Partial correlation coefficients between each ACE-R domain and specific neurocognitive tests of interest corrected for patient age are depicted in Table 3. There was no statistically significant correlation between ACE-R AO and WAIS-R C or between ACE-R L and MAST and letter VF. All other correlations were statistically significant.

3.2. Discussion

Based on the ROC analysis of ACE-R, the best cut-off score for detecting PD-MCI was 88.5 points with 0.68 sensitivity and 0.91 specificity, with AUC of 0.78 (95% confidence interval (CI) 0.66–0.90). Our result accords well with previous study results in PD-MCI [33] where the authors used the same criteria for PD-MCI diagnosis and demonstrated 0.69 sensitivity and 0.84 specificity with the same ACE-R cut-off score. Komadina et al. (2011) found lower sensitivity (0.61) and specificity (0.64) for higher cut-off scores (93 points) but the authors used different criteria for PD-MCI diagnosis [34]. Our best cut-off score for detecting PD-D was 82.5 points with 0.70 sensitivity and 0.73 specificity, with AUC of 0.78 (95% CI 0.63–0.93). Similar results were found by Biundo and co-workers with a lower cut-off score of 80 points [35], while Reyes et al. (2009) reached higher sensitivity (0.92) and specificity (0.93) with the same cut-off score [15]. These discrepancies could have been caused by the fact that different techniques were used to assess the instrumental and basic activities of daily living. We used a semistructured interview performed with both the patients and their caregivers. A limitation of our study might be the small sample size of the PD-D group.

In addition to cut-offs for the total ACE-R score, our study presents cut-off scores of individual cognitive ACE-R domains for predicting PD-MCI and PD-D which is novel. We also demonstrate for the first time that individual ACE-R domains subscores in PD subjects correlate well with relevant tests scores derived from our comprehensive neuropsychological battery. The verbal fluency domain had the highest sensitivity and specificity for discrimination between PD-NC and PD-MCI with a cut-off score of 11.5 points (sensitivity 0.70, specificity 0.73) and AUC of 0.75 (95% CI 0.61–0.88). The memory domain had a cut-off score of 22.5 points (sensitivity 0.76, specificity 0.50) and AUC of 0.68 (95% CI 0.55–0.82). In a study by Komadina et al. [34] the ACE-R verbal fluency domain was found to be the only domain which was significantly different between PD-NC and PD-MCI [34]. This is in line with our study results. However, Komadina et al. [34] did not use the ROC analysis and the authors used different PD-MCI criteria [34]. Therefore, the two studies cannot be directly compared.

Using MDS criteria for PD-MCI diagnosis, Biundo et al. [35] demonstrated that specific neuropsychological tests evaluating executive functions, memory, and visuospatial functions reached significant screening and diagnostic validity in predicting PD-MCI. Interestingly, Cholerton et al. [36] used detailed neuropsychological examination in PD-MCI and factor analysis to show that the verbal fluency category loaded on two factors: with visuospatial skills and with executive functions. In view of these results, it is not surprising that the verbal fluency domain of ACE-R reached the best diagnostic validity in predicting PD-MCI in our study.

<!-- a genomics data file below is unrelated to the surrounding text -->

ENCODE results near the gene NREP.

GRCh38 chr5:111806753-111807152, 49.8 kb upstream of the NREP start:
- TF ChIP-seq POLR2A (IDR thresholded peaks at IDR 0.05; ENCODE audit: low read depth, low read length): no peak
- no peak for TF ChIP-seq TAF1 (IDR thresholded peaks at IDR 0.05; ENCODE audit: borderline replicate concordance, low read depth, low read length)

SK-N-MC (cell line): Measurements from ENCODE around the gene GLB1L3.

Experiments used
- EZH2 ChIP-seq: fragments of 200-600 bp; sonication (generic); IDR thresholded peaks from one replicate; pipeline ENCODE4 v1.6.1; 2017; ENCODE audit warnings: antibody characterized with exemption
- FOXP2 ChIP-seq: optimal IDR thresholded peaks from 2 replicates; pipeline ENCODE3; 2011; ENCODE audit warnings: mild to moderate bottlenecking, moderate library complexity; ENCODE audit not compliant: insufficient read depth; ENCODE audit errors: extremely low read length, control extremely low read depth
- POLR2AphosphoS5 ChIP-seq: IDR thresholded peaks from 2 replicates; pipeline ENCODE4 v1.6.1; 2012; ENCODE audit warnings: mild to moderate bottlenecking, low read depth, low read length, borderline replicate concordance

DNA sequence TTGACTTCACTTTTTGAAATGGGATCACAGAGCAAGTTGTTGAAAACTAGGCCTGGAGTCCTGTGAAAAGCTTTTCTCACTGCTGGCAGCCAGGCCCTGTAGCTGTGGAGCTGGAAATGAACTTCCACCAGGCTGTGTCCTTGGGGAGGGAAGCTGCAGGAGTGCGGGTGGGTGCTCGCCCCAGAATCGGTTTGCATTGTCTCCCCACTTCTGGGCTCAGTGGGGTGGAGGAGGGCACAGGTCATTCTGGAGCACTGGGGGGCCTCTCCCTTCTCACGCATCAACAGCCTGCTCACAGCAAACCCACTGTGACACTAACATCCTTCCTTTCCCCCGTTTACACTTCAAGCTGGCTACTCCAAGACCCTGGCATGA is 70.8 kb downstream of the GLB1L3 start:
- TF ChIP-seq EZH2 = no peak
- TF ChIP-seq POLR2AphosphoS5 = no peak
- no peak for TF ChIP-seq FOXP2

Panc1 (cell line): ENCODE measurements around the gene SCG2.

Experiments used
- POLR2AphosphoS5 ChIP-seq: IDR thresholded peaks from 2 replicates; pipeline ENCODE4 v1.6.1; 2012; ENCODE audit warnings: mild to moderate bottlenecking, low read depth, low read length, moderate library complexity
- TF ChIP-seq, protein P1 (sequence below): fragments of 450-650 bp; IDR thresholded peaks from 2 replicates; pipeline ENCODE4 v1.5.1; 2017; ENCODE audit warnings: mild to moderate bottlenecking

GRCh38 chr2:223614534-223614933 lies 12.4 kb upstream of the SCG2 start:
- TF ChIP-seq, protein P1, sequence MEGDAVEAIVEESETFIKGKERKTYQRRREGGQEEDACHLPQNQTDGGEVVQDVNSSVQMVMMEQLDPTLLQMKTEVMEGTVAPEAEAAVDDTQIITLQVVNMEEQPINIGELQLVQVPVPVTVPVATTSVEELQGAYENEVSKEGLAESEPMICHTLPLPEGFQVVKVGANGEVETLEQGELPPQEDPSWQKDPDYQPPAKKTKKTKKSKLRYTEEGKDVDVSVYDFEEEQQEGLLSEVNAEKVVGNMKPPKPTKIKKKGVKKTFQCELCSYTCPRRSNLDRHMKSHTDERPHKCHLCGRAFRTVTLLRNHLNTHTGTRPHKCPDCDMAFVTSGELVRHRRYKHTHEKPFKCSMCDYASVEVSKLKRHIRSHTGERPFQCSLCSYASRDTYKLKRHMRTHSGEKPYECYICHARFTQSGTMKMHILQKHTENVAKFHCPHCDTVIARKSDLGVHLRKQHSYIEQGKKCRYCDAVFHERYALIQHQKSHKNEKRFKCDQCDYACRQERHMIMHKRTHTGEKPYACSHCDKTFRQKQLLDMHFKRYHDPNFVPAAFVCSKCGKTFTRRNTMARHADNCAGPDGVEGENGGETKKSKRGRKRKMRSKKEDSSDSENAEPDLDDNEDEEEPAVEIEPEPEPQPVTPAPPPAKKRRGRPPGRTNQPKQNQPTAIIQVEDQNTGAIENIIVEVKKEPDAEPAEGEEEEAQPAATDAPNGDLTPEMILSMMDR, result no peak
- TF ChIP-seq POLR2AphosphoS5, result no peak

The most sensitive and specific ACE-R domain for discrimination between PD-MCI and PD-D was attention and orientation, with a cut-off score of 15.5 points (sensitivity 0.90, specificity 0.97) and AUC of 0.92 (95% CI 0.77–1.00). This domain significantly correlated with neuropsychological tests of interest evaluating attention and psychomotor speed. In the visuospatial abilities domain, a cut-off score of 14.5 points distinguished between PD-MCI and PD-D with sensitivity of 0.60 and specificity of 0.78. The language domain did not reveal good screening validity in predicting either PD-MCI or PD-D. This could have been caused by the fact that our subjects were normal or only very slightly affected in this domain as well as on the MAST. This result is in line with the published literature showing fewer deficits in the language domain in PD [24, 35].

The ACE-R takes 20–30 minutes and yields quite a lot of information about the global level of cognitive functions and about specific cognitive deficits in PD patients. Our cut-off scores for ACE-R and individual ACE-R domains may help in screening for PD-MCI subjects and in assessing their cognitive profile.

We would particularly like to stress our result regarding the orientation and attention domain alone which had very good screening validity for PD-D prediction. The AUC estimates indicate that this subscore was superior to the total ACE-R score in discriminating PD-MCI from PD-D in our dataset (AUC 0.92 versus 0.78). Therefore, this subtest could be recommended for a quick PD dementia screening. However, the whole ACE-R is needed to assess global cognition and specific cognitive profiles in PD-D subjects.

4. Conclusion

While the whole ACE-R is a suitable screening instrument for discriminating among PD-NC, PD-MCI, and PD-D, we also provide for the first time specific ACE-R domains cut-off scores that best distinguish between PD-NC and PD-MCI (verbal fluency and memory domains) and between PD-MCI and PD-D (orientation and attention domain). These parts of ACE-R are easy and quick to administer and may be of help in screening specific PD cognitive subtypes.

Conflict of Interests

The authors declare that there is no conflict of interests regarding the publication of this paper.


This work was supported by Grant NT/13499 of the Czech Ministry of Health and by Project “CEITEC—Central European Institute of Technology” (CZ.1.05/1.1.00/02.0068) from the European Regional Development Fund.